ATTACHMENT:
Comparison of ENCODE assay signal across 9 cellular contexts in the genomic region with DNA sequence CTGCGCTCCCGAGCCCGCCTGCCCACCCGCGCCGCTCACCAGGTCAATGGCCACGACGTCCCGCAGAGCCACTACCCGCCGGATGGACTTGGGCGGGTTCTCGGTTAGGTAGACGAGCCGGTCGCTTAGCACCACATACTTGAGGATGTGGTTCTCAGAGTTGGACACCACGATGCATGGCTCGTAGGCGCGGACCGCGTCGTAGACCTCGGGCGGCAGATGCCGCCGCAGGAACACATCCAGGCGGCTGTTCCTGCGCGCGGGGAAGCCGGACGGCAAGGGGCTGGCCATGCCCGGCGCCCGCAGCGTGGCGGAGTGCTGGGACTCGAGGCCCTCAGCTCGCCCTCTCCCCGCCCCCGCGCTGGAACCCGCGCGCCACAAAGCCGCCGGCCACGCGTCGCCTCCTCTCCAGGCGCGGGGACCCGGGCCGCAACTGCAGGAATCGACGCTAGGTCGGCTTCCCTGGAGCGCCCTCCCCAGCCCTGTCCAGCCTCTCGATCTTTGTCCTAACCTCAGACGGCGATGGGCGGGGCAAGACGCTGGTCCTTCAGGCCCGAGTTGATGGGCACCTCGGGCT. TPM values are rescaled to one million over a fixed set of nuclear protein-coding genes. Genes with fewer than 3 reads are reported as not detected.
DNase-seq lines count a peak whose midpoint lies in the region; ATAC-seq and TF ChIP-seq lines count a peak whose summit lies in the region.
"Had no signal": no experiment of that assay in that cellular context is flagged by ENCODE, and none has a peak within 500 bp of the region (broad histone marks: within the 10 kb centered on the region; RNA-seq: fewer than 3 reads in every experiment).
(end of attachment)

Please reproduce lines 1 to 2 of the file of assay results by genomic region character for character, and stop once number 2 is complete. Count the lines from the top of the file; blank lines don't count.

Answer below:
Comparison of ENCODE assay signal across 9 cellular contexts in the genomic region with DNA sequence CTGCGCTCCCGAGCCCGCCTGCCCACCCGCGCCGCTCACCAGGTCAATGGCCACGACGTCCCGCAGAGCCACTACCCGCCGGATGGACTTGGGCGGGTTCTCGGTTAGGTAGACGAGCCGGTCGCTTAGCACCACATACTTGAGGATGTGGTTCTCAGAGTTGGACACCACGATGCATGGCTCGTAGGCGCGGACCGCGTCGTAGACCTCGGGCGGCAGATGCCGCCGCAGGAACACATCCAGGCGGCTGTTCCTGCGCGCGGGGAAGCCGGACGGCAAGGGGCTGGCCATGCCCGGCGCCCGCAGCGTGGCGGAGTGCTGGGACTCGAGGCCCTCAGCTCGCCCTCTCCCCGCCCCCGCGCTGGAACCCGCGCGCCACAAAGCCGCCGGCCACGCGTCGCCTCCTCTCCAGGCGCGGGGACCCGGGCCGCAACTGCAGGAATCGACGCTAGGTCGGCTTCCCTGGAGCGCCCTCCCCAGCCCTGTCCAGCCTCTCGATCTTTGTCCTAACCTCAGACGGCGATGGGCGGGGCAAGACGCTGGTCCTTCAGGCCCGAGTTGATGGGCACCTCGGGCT. TPM values are rescaled to one million over a fixed set of nuclear protein-coding genes. Genes with fewer than 3 reads are reported as not detected.
DNase-seq lines count a peak whose midpoint lies in the region; ATAC-seq and TF ChIP-seq lines count a peak whose summit lies in the region.